Do Institutions Own Triumph Bancorp, Inc. (NASDAQ:TBK) Shares?

Every investor in Triumph Bancorp, Inc. (NASDAQ:TBK) should be aware of the most powerful shareholder groups. Insiders often own a large chunk of younger, smaller, companies while huge companies tend to have institutions as shareholders. Warren Buffett said that he likes ‘a business with enduring competitive advantages that is run by able and owner-oriented people’. So it’s nice to see some insider ownership, because it may suggest that management is owner-oriented.

Triumph Bancorp is a smaller company with a market capitalization of US$763m, so it may still be flying under the radar of many institutional investors. In the chart below below, we can see that institutions are noticeable on the share registry. Let’s delve deeper into each type of owner, to discover more about TBK.

View our latest analysis for Triumph Bancorp

NasdaqGS:TBK Ownership Summary, August 21st 2019
NasdaqGS:TBK Ownership Summary, August 21st 2019

What Does The Institutional Ownership Tell Us About Triumph Bancorp?

Institutional investors commonly compare their own returns to the returns of a commonly followed index. So they generally do consider buying larger companies that are included in the relevant benchmark index.

We can see that Triumph Bancorp does have institutional investors; and they hold 77% of the stock. This can indicate that the company has a certain degree of credibility in the investment community. However, it is best to be wary of relying on the supposed validation that comes with institutional investors. They too, get it wrong sometimes. When multiple institutions own a stock, there’s always a risk that they are in a ‘crowded trade’. When such a trade goes wrong, multiple parties may compete to sell stock fast. This risk is higher in a company without a history of growth. You can see Triumph Bancorp’s historic earnings and revenue, below, but keep in mind there’s always more to the story.

NasdaqGS:TBK Income Statement, August 21st 2019
NasdaqGS:TBK Income Statement, August 21st 2019

Investors should note that institutions actually own more than half the company, so they can collectively wield significant power. We note that hedge funds don’t have a meaningful investment in Triumph Bancorp. There are a reasonable number of analysts covering the stock, so it might be useful to find out their aggregate view on the future.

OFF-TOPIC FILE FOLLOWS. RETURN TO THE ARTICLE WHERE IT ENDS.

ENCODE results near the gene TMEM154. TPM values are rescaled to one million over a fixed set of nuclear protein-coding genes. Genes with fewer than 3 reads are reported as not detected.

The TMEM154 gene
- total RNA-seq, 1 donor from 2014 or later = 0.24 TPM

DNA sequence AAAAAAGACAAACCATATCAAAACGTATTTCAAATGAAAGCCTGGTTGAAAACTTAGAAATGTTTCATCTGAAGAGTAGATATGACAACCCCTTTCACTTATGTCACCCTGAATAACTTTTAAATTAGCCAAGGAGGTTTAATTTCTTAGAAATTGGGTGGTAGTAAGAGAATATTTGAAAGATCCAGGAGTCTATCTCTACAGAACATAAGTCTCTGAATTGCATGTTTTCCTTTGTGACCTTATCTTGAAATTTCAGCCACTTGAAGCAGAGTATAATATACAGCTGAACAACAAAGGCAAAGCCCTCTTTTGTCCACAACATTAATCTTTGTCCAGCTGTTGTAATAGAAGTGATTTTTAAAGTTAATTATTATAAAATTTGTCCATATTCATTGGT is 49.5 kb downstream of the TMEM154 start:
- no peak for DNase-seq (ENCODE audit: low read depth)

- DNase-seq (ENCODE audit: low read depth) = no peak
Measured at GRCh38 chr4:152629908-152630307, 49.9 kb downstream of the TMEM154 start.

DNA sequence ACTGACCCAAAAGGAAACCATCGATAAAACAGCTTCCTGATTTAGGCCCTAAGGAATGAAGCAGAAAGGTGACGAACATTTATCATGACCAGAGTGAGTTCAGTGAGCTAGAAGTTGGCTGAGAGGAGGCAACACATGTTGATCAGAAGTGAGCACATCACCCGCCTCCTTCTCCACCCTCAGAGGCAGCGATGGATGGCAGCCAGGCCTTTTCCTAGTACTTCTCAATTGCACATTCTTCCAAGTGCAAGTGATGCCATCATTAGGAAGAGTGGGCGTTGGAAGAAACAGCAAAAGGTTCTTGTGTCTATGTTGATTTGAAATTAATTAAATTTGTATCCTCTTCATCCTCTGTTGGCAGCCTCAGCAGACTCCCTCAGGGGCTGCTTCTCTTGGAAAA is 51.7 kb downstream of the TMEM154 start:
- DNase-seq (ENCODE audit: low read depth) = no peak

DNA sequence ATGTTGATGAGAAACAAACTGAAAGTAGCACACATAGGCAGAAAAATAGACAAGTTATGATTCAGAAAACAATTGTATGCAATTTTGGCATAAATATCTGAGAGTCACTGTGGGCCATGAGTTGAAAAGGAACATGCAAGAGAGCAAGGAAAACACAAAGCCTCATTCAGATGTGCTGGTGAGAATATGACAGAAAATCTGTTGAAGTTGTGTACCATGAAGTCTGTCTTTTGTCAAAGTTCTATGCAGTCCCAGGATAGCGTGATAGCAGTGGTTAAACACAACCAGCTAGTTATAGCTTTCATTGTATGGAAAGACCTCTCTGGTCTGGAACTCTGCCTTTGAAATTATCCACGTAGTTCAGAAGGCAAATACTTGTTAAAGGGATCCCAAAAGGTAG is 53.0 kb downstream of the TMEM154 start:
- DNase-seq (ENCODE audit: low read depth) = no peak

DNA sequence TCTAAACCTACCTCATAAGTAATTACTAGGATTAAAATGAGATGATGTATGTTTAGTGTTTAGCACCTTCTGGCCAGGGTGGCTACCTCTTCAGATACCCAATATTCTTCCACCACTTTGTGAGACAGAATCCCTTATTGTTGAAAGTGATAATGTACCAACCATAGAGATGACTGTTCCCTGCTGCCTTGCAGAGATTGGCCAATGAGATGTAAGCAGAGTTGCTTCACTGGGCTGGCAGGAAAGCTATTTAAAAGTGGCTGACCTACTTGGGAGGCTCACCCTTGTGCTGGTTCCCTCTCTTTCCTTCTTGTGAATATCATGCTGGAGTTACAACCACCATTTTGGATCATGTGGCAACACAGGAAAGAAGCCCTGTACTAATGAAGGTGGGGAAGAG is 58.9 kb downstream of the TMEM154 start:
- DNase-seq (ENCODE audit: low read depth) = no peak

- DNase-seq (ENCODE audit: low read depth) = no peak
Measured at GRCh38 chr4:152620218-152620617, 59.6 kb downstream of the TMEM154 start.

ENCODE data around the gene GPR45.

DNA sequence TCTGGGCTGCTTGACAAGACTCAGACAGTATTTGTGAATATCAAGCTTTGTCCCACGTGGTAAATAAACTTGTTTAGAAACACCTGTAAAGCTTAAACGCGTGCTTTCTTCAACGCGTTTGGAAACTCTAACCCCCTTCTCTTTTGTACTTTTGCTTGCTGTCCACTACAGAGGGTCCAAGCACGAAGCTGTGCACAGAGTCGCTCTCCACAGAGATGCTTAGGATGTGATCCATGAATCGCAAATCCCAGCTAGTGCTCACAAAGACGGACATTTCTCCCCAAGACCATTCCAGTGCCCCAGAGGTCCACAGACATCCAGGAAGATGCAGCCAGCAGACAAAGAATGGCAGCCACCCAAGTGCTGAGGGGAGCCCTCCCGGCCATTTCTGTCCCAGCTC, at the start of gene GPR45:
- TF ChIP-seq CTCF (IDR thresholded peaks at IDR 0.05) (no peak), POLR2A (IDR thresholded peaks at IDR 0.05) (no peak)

Insider Ownership Of Triumph Bancorp

While the precise definition of an insider can be subjective, almost everyone considers board members to be insiders. Company management run the business, but the CEO will answer to the board, even if he or she is a member of it.

I generally consider insider ownership to be a good thing. However, on some occasions it makes it more difficult for other shareholders to hold the board accountable for decisions.

Shareholders would probably be interested to learn that insiders own shares in Triumph Bancorp, Inc.. In their own names, insiders own US$66m worth of stock in the US$763m company. Some would say this shows alignment of interests between shareholders and the board. But it might be worth checking if those insiders have been selling.

General Public Ownership

The general public, with a 14% stake in the company, will not easily be ignored. While this size of ownership may not be enough to sway a policy decision in their favour, they can still make a collective impact on company policies.

Next Steps:

I find it very interesting to look at who exactly owns a company. But to truly gain insight, we need to consider other information, too.

I like to dive deeper into how a company has performed in the past. You can find historic revenue and earnings in this detailed graph.

If you are like me, you may want to think about whether this company will grow or shrink. Luckily, you can check this free report showing analyst forecasts for its future.

NB: Figures in this article are calculated using data from the last twelve months, which refer to the 12-month period ending on the last date of the month the financial statement is dated. This may not be consistent with full year annual report figures.

We aim to bring you long-term focused research analysis driven by fundamental data. Note that our analysis may not factor in the latest price-sensitive company announcements or qualitative material.

If you spot an error that warrants correction, please contact the editor at editorial-team@simplywallst.com. This article by Simply Wall St is general in nature. It does not constitute a recommendation to buy or sell any stock, and does not take account of your objectives, or your financial situation. Simply Wall St has no position in the stocks mentioned. Thank you for reading.